Thus, the state in the instant case not only had the initial burden of showing that defendant's statements met the voluntariness standards required by the Fifth Amendment but also had the burden of demonstrating that the causal connection between the statements and the illegal arrest was broken so as to dispel the primary taint of the illegal seizure.[6]Brown v. Illinois, 422 U.S. at 602, 95 S. Ct. at 2261, 45 L. Ed. 2d at 426. In order for us to determine on the facts of the instant case whether or not statements made by defendant were obtained by exploitation of the illegal *1206 arrest, we must consider (1) the temporal proximity of the arrest and the confession, (2) the presence of intervening circumstances, and (3) particularly the purpose and flagrancy of the official misconduct. Id. at 603-04, 95 S. Ct. at 2261-62, 45 L. Ed. 2d at 427.

An examination of the record in the instant case reveals that defendant made his statements some six to eight hours after he was taken into custody.[7] Moreover, from the record, we see no intervening event of significance sufficient to break the connection between the illegal arrest and the statements made. Unlike Wong Sun, in which the accused, after his unlawful arrest, was released and had returned voluntarily several days later to make a statement, defendant in the instant case was never allowed outside the interrogation area the whole time he was being detained. Furthermore, the illegal police conduct in the instant case "had a quality of purposefulness" because the arrest of defendant was investigatory and "embarked upon * * in the hope that something might turn up." See Brown v. Illinois, 422 U.S. at 605, 95 S. Ct. at 2262, 45 L. Ed. 2d at 428.

We find, therefore, that the state has failed to satisfy its burden of proving that the defendant's statements were admissible and not the fruits of the illegal arrest. Accordingly, we hold that the defendant's motion to suppress was improperly denied and that the admission of the statements was error.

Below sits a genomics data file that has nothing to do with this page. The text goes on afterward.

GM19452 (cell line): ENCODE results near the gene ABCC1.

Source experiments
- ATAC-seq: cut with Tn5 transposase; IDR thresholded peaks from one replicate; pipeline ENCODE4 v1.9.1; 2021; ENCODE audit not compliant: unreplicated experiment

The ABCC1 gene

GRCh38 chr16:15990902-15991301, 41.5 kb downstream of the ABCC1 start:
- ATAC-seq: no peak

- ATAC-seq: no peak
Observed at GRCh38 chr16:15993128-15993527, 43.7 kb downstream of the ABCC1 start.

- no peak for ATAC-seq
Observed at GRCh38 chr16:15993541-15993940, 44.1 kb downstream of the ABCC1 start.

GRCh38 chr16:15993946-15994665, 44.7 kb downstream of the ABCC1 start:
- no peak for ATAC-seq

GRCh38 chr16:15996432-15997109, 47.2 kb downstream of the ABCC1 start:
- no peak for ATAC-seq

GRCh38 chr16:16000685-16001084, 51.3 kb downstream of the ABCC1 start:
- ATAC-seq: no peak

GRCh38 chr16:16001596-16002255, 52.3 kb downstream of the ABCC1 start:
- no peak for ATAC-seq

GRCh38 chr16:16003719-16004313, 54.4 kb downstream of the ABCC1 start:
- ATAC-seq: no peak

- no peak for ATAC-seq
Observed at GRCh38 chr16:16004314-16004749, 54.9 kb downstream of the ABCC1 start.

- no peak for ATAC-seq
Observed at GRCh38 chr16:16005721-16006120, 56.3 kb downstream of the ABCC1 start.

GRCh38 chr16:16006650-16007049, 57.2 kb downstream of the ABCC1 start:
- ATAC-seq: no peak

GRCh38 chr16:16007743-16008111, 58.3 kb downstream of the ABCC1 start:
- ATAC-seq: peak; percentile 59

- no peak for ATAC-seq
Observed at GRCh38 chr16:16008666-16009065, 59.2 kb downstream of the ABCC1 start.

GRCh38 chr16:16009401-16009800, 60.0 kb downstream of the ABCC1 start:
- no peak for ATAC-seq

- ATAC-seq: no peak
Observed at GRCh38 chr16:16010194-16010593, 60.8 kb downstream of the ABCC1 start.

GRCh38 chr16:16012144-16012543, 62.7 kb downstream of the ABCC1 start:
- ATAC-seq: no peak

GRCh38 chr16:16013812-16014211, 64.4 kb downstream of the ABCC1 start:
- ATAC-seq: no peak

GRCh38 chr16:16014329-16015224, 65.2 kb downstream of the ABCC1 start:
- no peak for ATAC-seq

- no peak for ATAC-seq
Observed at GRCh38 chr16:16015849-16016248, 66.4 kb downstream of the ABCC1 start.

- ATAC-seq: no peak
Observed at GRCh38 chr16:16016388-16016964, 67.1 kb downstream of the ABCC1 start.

The defendant's appeal is sustained, the judgment of conviction appealed from is vacated, and the case is remanded to the Superior Court for further proceedings consistent herewith.

SHEA, J., did not participate.

NOTES

[1] The defendant was found guilty of the Althea Street fire, Indictment No. 78-94. The jury could not reach a decision regarding the What Cheer American Legion Post fire, Indictment No. 78-93, resulting in a mistrial. However, upon retrial of Indictment No. 78-93, defendant was found not guilty.

[2] As a result of our disposition we need not address defendant's other claims.

[3] We note that neither side in the instant case disputes that the apprehension of defendant on the morning of December 14, 1977, constituted an arrest.

[4] At the suppression hearing, no direct evidence was presented by the state to indicate that James D. had implicated defendant in the fire. Colonel Ricci had died prior to the hearing and James D. did not testify.

[5] In support of this proposition, we note that Lieutenant Gannon also testified as follows:

"Q Detective Gannon, is it not a fact that [defendant] never volunteered a statement, but only gave a statement after you started questioning him?

"A I think that is a fair statement, yes.

"Q Is it fair to say you prompted him to give a statement?

"A I think it is fair to say, yes."

[6] Because of our disposition in this case, we need not determine whether defendant's statements were given voluntarily.

[7] The testimony of defendant and his witnesses indicated that the time of the initial arrest was approximately 8 a.m. whereas the state's witnesses placed the time of arrest at approximately 10 a.m. It was not until sometime after 4 p.m. that defendant signed an inculpatory statement.